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Uber, the thunderous on-demand chauffeur startup, released two big pieces of news today. First, it boasted that it's creating a bevy of high-paying jobs. Then, Uber's CEO praised the arrival of driverless cars. You can't be a job creator and a job destroyer.

Uber CEO Travis Kalanick's contempt for our species is long and well-documented—see the above video, via Recode, for the latest example. The man is, really, just an asshole. That's not really the worst thing, or even a particularly bad thing, on the infinite ladder of bad and worse things—the world is riddled with more or less benign assholes. But Kalanick's assholitude is focused so precisely on his customers, it takes an almost sadistic bend—why start a company based on serving people, and then sort of treat them like schmucks?

But even if a tech firm like Uber doesn't care much for customers, it has to take pride in being a job creator, a support beam of of the new American economy. Right? This is why this conversation at a session of this week's Recode Code Conference was puzzling:

"The reason Uber could be expensive is because you're not just paying for the car — you're paying for the other dude in the car," Kalanick said at the conference. "When there's no other dude in the car, the cost of taking an Uber anywhere becomes cheaper than owning a vehicle. So the magic there is, you basically bring the cost below the cost of ownership for everybody, and then car ownership goes away."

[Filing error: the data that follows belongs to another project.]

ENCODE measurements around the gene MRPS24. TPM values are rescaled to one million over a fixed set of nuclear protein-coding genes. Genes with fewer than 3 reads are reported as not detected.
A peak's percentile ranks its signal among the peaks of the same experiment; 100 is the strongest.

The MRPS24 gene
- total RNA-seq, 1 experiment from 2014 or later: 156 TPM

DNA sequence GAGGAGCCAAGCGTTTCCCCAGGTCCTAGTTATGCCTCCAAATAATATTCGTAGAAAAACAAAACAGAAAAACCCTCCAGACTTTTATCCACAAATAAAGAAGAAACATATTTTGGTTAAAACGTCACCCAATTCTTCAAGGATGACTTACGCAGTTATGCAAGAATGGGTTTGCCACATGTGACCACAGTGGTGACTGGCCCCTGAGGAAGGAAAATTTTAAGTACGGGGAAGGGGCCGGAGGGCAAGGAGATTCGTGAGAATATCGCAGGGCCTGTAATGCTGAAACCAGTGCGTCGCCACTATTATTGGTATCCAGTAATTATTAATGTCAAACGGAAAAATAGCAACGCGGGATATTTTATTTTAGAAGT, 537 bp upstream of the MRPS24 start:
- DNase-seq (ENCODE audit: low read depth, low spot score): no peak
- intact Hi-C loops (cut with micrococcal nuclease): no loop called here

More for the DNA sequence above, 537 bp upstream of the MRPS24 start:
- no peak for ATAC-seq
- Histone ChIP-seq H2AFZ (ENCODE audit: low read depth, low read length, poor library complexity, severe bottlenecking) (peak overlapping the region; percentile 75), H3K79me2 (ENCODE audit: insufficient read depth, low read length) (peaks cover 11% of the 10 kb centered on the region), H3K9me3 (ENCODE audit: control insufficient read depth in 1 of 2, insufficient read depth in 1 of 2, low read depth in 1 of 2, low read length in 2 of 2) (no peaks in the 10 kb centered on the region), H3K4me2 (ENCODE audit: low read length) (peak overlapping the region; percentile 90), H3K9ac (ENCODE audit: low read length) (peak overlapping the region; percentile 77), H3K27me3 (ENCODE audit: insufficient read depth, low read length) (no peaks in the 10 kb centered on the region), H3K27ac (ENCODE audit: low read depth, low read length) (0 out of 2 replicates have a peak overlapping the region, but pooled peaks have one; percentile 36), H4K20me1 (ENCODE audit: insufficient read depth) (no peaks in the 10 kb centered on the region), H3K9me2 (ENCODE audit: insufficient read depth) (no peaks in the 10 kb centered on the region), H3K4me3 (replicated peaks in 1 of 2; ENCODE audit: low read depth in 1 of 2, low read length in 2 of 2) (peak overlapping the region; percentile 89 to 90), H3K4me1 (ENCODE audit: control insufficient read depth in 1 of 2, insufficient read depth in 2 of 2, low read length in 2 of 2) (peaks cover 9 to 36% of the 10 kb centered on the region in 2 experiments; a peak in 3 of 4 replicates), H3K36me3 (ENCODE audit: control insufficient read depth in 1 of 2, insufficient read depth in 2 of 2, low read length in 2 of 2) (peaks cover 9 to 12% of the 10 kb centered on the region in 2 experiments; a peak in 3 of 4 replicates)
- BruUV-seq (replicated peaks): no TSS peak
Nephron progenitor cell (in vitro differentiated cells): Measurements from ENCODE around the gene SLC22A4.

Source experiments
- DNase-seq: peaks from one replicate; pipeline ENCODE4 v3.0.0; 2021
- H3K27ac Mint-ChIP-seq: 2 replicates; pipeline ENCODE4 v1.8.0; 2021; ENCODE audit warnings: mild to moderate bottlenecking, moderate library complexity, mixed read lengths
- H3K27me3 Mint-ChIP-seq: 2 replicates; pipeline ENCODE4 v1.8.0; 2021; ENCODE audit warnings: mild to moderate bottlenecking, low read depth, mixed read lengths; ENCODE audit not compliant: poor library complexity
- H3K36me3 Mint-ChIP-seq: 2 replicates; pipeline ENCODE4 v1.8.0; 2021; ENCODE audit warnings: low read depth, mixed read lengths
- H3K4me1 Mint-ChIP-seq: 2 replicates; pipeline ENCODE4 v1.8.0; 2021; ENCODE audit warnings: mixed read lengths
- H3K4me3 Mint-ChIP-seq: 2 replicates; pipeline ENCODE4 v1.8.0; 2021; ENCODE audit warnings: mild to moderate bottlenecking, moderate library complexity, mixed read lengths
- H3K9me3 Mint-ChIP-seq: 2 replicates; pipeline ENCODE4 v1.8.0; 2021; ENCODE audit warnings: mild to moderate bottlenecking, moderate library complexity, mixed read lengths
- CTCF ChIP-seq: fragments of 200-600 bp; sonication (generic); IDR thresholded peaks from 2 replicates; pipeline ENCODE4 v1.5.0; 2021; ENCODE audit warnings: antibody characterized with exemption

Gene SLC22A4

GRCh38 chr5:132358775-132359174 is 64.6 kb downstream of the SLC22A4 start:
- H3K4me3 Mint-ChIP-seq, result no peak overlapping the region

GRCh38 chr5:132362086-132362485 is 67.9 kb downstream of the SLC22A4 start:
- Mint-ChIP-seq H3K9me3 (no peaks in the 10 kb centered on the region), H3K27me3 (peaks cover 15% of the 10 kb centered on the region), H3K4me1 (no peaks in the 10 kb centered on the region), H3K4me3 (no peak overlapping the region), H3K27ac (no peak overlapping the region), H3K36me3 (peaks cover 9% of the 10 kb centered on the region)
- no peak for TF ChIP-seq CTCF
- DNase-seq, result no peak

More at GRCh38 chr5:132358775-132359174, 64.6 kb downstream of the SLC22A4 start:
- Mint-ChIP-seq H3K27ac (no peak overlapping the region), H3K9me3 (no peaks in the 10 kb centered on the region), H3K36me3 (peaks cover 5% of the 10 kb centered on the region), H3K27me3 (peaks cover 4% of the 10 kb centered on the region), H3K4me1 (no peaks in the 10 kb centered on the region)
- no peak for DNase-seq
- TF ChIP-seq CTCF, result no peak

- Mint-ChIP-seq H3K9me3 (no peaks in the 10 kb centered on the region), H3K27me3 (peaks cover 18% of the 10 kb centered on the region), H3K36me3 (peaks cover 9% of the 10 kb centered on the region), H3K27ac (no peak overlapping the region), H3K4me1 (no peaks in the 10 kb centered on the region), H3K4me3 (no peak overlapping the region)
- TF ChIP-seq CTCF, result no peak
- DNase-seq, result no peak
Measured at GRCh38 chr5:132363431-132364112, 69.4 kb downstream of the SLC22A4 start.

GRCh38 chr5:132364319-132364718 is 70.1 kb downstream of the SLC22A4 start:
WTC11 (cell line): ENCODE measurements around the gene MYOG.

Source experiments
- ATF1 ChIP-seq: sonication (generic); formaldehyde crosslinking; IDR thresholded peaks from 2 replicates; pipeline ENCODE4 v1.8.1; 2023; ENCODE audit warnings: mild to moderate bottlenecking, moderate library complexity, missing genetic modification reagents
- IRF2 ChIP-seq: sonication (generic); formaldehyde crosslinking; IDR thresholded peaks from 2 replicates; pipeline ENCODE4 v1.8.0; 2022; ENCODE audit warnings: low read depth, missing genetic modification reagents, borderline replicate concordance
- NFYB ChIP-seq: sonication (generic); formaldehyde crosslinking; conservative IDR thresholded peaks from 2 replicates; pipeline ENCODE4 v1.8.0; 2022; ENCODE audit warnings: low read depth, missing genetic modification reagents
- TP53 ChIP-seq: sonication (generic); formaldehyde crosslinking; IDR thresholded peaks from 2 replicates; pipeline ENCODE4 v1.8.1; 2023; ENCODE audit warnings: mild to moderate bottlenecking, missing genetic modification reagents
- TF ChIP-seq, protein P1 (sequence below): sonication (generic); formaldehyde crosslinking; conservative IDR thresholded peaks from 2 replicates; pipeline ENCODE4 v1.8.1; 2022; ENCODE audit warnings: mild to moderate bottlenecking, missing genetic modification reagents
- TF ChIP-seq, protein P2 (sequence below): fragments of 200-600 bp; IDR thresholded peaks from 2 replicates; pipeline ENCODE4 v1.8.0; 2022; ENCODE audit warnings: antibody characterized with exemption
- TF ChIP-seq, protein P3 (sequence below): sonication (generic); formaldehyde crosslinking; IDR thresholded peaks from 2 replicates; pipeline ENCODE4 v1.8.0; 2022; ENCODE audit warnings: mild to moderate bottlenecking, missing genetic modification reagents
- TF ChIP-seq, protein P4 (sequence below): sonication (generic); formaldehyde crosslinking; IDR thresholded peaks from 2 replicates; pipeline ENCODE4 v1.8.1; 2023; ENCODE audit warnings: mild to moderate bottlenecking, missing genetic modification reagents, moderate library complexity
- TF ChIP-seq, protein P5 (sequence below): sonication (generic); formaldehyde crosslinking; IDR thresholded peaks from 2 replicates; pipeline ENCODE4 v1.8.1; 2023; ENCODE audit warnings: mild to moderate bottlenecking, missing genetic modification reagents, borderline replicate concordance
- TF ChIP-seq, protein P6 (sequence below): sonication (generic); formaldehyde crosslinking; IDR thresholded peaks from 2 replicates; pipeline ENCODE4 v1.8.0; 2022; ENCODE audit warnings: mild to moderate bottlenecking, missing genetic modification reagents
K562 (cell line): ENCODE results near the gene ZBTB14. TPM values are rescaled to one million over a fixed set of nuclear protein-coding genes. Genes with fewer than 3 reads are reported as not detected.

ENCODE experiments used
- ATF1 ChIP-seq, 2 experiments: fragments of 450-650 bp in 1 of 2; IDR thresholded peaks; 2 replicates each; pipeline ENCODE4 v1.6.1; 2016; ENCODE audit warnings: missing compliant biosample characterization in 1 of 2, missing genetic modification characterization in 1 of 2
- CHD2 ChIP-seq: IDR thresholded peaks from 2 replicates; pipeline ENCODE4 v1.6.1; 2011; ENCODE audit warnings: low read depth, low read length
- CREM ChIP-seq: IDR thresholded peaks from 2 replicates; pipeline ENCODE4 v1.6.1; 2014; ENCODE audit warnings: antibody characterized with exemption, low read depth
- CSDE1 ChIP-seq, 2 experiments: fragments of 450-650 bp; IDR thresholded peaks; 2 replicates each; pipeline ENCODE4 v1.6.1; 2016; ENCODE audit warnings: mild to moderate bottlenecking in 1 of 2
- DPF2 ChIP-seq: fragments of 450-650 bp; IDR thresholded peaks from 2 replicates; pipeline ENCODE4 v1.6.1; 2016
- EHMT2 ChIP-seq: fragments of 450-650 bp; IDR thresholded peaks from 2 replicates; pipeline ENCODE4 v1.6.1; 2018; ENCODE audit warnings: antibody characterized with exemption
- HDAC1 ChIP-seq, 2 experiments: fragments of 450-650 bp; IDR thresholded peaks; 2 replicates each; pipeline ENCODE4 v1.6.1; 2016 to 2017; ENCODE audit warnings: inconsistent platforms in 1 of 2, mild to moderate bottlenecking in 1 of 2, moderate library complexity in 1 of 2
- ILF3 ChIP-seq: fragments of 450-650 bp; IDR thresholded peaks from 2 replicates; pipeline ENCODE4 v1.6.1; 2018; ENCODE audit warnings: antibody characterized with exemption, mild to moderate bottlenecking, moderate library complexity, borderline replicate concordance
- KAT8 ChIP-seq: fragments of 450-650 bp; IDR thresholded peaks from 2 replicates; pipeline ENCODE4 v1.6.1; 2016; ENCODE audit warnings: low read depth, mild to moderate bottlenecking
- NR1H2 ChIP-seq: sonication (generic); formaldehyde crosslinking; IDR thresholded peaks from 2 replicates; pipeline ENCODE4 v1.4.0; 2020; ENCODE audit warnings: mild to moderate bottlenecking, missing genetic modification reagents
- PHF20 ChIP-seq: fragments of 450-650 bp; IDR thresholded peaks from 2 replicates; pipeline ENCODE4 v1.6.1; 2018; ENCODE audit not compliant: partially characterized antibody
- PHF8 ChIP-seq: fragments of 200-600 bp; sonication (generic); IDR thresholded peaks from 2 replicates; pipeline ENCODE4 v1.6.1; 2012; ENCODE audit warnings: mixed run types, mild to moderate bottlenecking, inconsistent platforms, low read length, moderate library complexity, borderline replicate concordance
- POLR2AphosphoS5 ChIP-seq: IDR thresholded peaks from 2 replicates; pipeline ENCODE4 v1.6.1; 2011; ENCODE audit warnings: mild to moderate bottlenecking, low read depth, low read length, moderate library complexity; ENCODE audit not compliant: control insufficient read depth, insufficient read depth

"The other dude in the car" is a strange way of describing your employees, but that's exactly what employees are in the sham "sharing economy"—just some "other dude" you're matched up with for a fleeting transaction. And for Travis Kalanick, the sooner we can rid ourselves of these other dudes, the more money for us, the dudes we are. The "magic" Travis speaks of is the elimination of the Uber drivers Uber seems so proud of today. Just like the taxi industry Kalanick is currently fighting to dismantle, he would love to someday dismantle the human fleet he's assembling right now—the same swarm of on-demand drivers he's using to battle Big Taxi.

Realizing the consequence of his words, maybe, Kalanick tweeted the following after his conversation with Recode's Kara Swisher:

Even if it does take decades for robot cars to supplant humans behind the wheel, the fact remains: Uber is a company with a decades-long vision for its business. And it's a business that's making taxis obsolete today, and people obsolete tomorrow.